Things You Canโ€™t Buy with Money

I have many passions: writing, heavy metal music, movies, traveling, to name the most important ones. There are some smaller passions too like riding my bicycle, playing the piano, chocolate, a tiny bit of gardening and so forth.
At work I do not talk about writing and my books, but since Iโ€™m a talkative person, I am making no secret out of being a big heavy metal fan and traveling around the world for concerts and festivals. Thus I am talking about Wacken and 70,000 tons of metal when I go for lunch with colleagues, or I tell one of the colleagues who already knows that Iโ€™m a metal head enthusiastically on the way home that Amon Amarth is coming to Japan again for the first time in four years (and I missed them four years ago). The ladyโ€™s comment struck me quite a bit as she said, โ€œah, I wish I had a passion like youโ€.
Uh!
My sister and I are calling it the โ€œfan geneโ€ and I am sure I have made a blog entry about this topic in the past as well, but who cares. I honestly feel sad for people who do not have a โ€œfan geneโ€ or a passion that makes their blood boil. It is ridiculously important to have your blood boil in a positive way from time to time! It releases stress, it keeps your mind healthy and sane! When you look forward like a little kid to getting on the boat again (70,000 tons of metal in five days, baby) despite being over forty, that is goddamn necessary and I kid you not, a key to happiness. When you look forward to seeing another country, another island, going on an adventure, you can take on more stuff with a smile on your face. If you have no passions like that, man, how dull must life be.
But the thing is, if you donโ€™t have the โ€œfan geneโ€ you simply donโ€™t have it, you canโ€™t force it, either you love it or you donโ€™t. Learning to love something is in my humble opinion only possible to a limited extent.
The passion can cost a lot of money, but the experience you get out of it is priceless and I regret nothing. Do what you wanna do, as long as you can do it, before old age, illness, or crazy politicians put an end to the fun.
I shall meet another 4000 people or so who think the same way in a couple of days if the planes donโ€™t crash or the doomsday clock doesnโ€™t advance to midnight.
Cheers! And in the picture – thatโ€™s my gear for the coming week ๐Ÿ˜‰

Heavy Metal in Open Water

What’s happening on board of the 70,000 tons of metal? 3000 or so fans, 60 bands and their staff. Every band plays twice. The gigs start at 5 pm on the first day and the last gig ends at 5 in the morning. On day two, a full day at sea, there are gigs from 10 in the morning to 5 the next morning. Landfall in Labadee was at 8 in the morning of day 3. No gigs during landfall, all aboard again at 16:30 and off we go back. Gigs again from 17:30 to 5 in the morning. Another full day at sea with gigs from 10 to 2 in the morning, since arrival back in Fort Lauderdale was at 8 in the morning again = you are busy! Lol.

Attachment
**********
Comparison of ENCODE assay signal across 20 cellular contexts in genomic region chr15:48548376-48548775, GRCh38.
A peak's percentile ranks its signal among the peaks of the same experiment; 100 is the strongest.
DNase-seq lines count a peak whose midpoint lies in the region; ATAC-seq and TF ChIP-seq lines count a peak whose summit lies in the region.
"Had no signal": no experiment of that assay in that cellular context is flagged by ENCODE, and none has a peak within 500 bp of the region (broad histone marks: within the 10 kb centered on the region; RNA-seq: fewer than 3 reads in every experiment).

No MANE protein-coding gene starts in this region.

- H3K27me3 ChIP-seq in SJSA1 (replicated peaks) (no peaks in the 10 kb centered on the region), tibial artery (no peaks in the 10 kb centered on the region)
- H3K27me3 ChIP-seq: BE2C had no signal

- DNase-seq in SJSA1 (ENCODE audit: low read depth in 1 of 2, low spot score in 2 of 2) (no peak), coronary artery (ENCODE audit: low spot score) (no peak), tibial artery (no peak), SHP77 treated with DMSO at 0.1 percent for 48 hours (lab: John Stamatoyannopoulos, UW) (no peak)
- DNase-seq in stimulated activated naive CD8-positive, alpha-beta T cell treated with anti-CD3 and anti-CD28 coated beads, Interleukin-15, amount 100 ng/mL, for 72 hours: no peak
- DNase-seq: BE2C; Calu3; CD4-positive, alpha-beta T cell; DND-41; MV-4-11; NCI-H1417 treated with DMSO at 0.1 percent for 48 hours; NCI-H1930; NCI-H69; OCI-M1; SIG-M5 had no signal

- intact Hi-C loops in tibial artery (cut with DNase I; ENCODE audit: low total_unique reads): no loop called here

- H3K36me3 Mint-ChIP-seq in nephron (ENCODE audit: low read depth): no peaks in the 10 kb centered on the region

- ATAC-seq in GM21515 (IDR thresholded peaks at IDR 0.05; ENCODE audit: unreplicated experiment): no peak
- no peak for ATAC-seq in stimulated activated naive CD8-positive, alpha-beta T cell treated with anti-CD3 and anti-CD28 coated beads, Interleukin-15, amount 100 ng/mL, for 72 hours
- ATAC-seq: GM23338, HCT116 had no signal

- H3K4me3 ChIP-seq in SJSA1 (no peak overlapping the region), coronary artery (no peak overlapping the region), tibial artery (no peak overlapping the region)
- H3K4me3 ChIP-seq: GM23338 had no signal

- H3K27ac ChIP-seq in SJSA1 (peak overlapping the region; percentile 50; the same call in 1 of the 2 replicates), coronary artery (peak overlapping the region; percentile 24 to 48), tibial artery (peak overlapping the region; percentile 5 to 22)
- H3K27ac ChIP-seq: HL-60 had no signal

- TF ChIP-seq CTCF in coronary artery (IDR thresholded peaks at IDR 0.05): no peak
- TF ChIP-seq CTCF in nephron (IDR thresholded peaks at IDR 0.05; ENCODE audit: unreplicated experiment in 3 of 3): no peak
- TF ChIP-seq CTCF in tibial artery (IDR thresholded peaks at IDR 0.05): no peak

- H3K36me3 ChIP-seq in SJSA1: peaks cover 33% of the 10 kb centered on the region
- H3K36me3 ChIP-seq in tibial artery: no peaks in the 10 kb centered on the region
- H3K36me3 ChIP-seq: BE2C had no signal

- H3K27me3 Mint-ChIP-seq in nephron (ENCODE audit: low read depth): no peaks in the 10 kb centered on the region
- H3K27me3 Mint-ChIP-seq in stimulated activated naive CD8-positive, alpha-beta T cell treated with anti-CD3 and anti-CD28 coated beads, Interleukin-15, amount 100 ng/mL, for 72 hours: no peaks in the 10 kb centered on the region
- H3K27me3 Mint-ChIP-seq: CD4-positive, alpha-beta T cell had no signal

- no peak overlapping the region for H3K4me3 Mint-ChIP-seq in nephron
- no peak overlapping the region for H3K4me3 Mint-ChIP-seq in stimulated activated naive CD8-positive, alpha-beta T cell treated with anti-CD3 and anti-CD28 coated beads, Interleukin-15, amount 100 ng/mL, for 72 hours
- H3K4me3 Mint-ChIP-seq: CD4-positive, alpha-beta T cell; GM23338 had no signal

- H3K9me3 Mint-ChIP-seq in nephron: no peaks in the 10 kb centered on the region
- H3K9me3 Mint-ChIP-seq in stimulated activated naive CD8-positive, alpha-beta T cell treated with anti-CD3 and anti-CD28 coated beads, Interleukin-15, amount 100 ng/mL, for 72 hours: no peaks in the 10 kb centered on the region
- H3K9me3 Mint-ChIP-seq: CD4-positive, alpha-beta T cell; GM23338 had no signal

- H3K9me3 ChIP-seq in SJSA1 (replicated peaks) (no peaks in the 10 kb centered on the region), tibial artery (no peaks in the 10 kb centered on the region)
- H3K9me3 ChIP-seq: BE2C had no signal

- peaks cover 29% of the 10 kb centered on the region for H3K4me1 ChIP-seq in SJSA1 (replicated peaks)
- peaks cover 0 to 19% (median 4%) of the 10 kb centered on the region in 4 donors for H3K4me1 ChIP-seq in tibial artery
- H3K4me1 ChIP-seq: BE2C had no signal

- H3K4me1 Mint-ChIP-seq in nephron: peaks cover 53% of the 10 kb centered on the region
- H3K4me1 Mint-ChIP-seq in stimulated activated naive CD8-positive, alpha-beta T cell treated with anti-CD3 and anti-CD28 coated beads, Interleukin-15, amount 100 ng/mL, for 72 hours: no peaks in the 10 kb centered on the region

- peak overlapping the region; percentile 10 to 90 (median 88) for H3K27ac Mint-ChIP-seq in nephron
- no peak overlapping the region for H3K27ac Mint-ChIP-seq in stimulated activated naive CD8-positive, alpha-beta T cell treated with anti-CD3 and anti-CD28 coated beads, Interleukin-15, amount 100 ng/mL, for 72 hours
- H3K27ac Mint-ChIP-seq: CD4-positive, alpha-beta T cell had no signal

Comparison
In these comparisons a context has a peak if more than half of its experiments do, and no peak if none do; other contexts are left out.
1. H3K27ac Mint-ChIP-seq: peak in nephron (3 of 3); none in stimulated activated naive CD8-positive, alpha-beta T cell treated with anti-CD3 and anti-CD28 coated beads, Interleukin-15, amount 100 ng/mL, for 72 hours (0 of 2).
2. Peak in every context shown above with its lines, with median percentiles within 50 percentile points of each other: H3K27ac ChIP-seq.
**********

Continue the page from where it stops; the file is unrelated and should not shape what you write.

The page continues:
The boat has four stages, the two main stages being the Alhambra theater and the pool deck, the two minor stages being the ice rink and the so called Pyramid lounge, which is a large bar under normal circumstances. The pool stage is literally built over the largest (for the occasion drained) pool of the ship, and only the hot tubs around the pool are in operation. There is a small pool in operation towards the bow and another water park foot bath, waterfall and hot tubs area towards aft.
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The Pyramid lounge was kinda sucky, because of a too low ceiling. The stage could not be elevated and if you were not in the front row you literally saw nothing of the bands. You could only get from the Alhambra to the ice rink via the full fledged on-board casino and you were actually walking several miles a day to get from one stage to the other, lol. The elevators are not the fastest, so if you are fed up with waiting for one, up the stairs you go, not to speak of dancing and headbanging. Despite the good food, I don’t think anyone gained weight, since you find yourself jogging through the ship half the time, lol.